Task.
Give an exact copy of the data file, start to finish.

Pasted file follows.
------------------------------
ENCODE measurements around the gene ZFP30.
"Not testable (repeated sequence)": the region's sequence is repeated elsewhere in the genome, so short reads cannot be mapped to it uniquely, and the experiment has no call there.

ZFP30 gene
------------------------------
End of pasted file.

ENCODE measurements around the gene ZFP30.
"Not testable (repeated sequence)": the region's sequence is repeated elsewhere in the genome, so short reads cannot be mapped to it uniquely, and the experiment has no call there.

ZFP30 gene